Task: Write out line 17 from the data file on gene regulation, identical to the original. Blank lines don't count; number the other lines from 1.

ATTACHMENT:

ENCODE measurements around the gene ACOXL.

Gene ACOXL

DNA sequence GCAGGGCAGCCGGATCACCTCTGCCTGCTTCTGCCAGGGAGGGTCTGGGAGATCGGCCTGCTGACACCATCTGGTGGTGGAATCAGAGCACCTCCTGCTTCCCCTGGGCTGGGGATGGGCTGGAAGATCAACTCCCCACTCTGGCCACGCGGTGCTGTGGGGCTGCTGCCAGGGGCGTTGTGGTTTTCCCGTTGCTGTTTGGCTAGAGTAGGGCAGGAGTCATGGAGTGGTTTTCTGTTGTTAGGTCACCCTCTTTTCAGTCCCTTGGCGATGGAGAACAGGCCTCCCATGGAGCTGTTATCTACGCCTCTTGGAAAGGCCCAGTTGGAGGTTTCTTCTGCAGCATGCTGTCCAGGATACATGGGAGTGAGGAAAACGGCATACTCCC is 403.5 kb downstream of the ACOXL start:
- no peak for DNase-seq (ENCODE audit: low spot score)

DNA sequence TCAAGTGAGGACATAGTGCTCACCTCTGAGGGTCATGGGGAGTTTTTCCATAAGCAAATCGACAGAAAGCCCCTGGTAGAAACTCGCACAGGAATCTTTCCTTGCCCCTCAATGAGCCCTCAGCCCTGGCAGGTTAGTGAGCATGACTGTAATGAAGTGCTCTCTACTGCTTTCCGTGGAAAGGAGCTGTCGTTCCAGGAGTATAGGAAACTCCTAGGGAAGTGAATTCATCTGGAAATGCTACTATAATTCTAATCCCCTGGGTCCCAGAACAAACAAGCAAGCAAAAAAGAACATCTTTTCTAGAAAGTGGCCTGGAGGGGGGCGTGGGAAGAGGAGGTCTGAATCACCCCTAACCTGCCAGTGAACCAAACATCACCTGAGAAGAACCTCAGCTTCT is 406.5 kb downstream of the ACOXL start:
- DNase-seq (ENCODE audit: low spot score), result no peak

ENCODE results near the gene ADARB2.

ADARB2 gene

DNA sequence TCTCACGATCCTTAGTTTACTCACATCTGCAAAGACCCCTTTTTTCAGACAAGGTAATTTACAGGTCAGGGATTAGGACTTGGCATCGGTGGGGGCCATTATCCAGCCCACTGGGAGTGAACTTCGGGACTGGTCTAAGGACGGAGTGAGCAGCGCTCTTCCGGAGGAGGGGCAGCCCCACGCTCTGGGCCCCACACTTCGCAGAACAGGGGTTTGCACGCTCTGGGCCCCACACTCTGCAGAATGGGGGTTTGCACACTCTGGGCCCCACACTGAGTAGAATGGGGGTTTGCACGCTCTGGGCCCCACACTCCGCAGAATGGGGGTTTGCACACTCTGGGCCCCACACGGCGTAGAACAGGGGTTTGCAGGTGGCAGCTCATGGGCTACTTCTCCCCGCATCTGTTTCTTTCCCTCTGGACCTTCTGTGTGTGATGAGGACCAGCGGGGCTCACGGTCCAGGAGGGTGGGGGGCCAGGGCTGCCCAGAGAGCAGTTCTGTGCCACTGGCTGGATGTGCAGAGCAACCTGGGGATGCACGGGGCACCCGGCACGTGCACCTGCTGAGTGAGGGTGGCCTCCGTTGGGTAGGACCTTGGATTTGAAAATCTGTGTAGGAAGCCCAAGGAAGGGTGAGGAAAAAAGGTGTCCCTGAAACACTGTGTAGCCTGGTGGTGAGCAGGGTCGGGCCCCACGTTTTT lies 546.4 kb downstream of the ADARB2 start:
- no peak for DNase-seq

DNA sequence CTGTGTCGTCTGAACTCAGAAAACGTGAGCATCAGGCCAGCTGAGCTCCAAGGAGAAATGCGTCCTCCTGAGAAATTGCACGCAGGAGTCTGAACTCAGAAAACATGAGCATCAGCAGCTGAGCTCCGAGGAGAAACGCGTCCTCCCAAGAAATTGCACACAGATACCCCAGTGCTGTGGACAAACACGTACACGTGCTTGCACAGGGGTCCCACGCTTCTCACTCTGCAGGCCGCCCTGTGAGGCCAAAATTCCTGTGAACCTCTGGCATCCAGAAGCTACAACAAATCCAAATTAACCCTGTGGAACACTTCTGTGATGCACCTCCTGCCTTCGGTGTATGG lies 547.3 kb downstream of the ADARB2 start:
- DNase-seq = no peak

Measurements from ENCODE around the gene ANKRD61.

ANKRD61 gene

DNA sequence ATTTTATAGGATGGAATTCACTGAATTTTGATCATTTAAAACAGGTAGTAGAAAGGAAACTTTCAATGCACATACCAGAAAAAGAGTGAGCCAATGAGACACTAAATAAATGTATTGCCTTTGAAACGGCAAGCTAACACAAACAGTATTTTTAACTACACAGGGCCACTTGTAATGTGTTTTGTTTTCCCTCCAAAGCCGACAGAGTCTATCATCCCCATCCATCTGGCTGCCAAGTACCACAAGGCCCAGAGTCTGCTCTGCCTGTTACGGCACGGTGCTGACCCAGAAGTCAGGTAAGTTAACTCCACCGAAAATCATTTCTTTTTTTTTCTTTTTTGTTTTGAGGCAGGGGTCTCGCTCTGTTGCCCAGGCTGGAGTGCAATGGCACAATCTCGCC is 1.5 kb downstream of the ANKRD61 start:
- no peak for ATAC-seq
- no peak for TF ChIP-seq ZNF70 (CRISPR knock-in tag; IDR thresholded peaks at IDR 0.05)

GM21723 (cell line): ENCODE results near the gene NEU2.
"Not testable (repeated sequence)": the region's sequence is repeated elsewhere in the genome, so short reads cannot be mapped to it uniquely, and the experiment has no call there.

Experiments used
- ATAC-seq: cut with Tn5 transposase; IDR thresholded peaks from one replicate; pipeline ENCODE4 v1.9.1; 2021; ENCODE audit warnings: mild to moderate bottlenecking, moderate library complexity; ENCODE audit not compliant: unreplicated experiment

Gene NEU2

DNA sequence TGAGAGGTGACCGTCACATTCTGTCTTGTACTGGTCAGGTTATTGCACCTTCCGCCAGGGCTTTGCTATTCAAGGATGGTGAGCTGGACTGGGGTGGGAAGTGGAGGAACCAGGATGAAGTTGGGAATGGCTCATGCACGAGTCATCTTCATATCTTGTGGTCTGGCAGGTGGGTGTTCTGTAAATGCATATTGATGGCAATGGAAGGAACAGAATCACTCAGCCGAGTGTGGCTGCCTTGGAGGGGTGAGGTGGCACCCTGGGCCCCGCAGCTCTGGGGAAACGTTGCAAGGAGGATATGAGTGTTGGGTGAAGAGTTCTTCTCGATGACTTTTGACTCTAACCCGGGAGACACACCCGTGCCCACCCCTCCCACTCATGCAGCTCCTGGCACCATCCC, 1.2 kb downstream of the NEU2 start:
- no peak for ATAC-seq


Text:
- no peak for TF ChIP-seq ZNF70 (CRISPR knock-in tag; IDR thresholded peaks at IDR 0.05)